: It is not within our power to "fulfill" the PROMISES of God scattered throughout the Old Testament, but it IS within our power to keep the COMMANDS and obligations placed upon us throughout the Old Testament, and we can do what the Law and the Prophets command by "doing unto others as you would have them do unto you".
Conclusion: Therefore, Matthew 5:17-19 does NOT include the promises of God.
Therefore, Matthew 5:17-19 does NOT include the promises of God.
Major Premise: If "the Law or the Prophets" mean every promise of God has to be fulfilled before ANY commands can cease to be obligated, then our practice of the Golden Rule in Matthew 7:12 will satisfy and fulfill every promise of God.
: If "the Law or the Prophets" mean every promise of God has to be fulfilled before ANY commands can cease to be obligated, then our practice of the Golden Rule in Matthew 7:12 will satisfy and fulfill every promise of God.
Minor Premise: People could practice the Golden Rule and thus fulfill the Law and the Prophets long before the destruction of Jerusalem.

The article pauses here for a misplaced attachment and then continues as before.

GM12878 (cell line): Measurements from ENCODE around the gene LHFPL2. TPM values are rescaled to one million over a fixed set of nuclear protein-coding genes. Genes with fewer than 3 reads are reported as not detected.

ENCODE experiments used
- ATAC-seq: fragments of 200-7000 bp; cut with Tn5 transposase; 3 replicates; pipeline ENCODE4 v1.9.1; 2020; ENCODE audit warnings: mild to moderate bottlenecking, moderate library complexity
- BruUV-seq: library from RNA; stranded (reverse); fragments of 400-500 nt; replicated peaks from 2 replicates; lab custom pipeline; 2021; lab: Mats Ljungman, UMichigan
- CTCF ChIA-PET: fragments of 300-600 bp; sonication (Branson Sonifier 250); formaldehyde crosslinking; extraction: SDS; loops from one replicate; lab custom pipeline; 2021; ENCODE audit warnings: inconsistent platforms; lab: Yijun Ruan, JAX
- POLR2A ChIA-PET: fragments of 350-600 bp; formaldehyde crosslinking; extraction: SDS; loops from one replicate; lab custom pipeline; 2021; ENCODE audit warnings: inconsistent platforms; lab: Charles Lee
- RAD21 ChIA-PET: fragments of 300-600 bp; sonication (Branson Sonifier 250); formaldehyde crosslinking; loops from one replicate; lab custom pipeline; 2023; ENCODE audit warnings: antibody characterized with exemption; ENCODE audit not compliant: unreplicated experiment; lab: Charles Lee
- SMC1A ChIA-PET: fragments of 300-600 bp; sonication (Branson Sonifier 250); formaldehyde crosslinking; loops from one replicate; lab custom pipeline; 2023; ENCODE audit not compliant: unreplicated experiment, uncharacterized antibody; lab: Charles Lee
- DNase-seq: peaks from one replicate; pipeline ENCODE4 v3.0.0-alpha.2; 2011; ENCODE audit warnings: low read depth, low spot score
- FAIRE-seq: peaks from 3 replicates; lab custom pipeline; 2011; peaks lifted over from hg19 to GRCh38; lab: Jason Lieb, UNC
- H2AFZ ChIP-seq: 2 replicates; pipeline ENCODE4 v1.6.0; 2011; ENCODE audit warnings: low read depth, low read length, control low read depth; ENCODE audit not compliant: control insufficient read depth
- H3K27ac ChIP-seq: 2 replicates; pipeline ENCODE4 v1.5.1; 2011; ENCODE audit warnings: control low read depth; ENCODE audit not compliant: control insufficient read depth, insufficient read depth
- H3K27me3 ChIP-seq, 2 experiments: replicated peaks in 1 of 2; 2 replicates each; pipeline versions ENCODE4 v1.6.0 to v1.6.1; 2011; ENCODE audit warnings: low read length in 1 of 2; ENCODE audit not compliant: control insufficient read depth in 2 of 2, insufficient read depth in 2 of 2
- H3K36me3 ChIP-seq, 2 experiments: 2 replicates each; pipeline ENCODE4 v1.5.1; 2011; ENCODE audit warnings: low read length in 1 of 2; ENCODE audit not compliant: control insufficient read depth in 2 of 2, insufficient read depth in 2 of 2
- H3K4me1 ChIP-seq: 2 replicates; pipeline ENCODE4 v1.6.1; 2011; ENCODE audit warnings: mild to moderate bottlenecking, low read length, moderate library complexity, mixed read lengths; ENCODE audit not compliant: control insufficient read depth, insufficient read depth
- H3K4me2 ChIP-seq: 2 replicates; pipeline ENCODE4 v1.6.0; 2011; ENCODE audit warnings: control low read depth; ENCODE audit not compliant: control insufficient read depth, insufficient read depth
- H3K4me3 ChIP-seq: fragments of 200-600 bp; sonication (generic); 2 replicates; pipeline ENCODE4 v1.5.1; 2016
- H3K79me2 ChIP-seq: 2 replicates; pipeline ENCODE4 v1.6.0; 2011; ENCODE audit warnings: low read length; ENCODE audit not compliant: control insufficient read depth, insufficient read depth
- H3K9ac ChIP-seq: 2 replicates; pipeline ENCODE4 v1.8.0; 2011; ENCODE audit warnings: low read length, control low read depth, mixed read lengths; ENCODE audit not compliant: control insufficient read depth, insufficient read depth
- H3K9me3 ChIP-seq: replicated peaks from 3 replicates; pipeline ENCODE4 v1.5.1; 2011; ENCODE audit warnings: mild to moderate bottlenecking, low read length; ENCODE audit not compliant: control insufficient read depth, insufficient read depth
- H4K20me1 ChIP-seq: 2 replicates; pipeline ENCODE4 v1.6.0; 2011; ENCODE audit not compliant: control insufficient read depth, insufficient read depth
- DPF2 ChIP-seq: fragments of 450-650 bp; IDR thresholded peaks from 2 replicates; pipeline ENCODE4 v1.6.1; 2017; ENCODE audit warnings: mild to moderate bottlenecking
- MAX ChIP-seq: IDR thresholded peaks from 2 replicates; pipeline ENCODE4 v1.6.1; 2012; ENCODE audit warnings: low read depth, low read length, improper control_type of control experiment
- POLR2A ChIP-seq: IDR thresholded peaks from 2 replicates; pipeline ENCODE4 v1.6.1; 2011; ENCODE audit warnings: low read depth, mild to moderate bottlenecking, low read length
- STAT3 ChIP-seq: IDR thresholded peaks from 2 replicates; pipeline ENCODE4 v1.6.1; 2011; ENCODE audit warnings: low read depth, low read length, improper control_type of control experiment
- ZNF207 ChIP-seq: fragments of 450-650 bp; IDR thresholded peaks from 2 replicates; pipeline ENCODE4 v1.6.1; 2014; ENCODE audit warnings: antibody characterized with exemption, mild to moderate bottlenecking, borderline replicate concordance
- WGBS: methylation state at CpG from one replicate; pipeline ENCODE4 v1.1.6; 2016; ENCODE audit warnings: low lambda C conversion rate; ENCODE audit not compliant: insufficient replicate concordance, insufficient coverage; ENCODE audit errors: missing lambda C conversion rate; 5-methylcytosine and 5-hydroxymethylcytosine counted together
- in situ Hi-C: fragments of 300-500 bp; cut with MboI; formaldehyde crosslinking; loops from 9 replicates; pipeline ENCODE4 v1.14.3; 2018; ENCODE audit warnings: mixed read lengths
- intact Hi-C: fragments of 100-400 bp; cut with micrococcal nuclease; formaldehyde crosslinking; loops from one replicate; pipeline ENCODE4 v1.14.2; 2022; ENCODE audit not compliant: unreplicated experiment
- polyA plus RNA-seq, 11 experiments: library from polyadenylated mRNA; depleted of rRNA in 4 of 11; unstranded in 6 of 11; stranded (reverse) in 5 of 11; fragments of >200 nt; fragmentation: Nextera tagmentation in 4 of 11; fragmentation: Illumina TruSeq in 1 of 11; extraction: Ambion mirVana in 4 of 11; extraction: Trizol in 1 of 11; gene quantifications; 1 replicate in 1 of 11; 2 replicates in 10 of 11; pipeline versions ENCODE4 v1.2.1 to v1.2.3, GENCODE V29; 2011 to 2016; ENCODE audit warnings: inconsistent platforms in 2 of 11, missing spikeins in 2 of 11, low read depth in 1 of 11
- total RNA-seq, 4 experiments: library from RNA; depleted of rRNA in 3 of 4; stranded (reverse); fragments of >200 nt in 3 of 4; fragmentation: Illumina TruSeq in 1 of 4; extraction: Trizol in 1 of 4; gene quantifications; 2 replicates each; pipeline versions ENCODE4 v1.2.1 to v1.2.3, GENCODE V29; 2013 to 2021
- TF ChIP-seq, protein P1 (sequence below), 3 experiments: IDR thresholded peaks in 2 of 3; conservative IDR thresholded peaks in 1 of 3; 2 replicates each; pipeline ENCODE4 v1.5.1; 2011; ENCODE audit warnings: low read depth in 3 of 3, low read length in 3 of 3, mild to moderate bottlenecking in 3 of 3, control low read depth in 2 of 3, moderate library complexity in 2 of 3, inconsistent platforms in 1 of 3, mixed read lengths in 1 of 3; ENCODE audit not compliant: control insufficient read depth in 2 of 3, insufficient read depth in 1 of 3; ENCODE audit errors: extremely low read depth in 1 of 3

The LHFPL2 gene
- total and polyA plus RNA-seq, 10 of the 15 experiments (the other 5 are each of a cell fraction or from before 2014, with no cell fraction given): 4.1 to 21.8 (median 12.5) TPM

: People could practice th
e Golden Rule and thus fulfill the Law and the Prophets long before the destruction of Jerusalem.
Conclusion: Therefore, either every PROMISE of GOD could be fulfilled in our practice of the Golden Rule, or "the Law or the Prophets" in Matthew 5:17-19 have to do with commands and obligations upon man ONLY.
Therefore, either every PROMISE of GOD could be fulfilled in our practice of the Golden Rule, or "the Law or the Prophets" in Matthew 5:17-19 have to do with commands and obligations upon man ONLY.
Colossians 2:17 and Present Tense
Having seen the trouble he was in by arguing as he did on Matthew 5:17-19, he had to change his tune (the one he was singing against the Millenial position of the Jeremiad covenant), and now affirm that even the "shadows" were still in force until the destruction of Jerusalem. He had to appeal to the Present Tense of "are" a shadow in Colossians 2:17 to make his theory on Matthew 5:17-19 hold up. But, in either direction, there is water leaking into his boat, and now he cannot stop his boat from sinking. He now argues that since the "shadows" of the Law, such as food, drink, circumcision, priesthood, etc., are spoken of in the present tense, that they "are" shadows, that this means that they were still (for the forty years before AD 70) presently binding obligation upon all Jews.
First, we note that he has two laws in effect at the same time, and that is what he argued to the Millenialists can’t be done.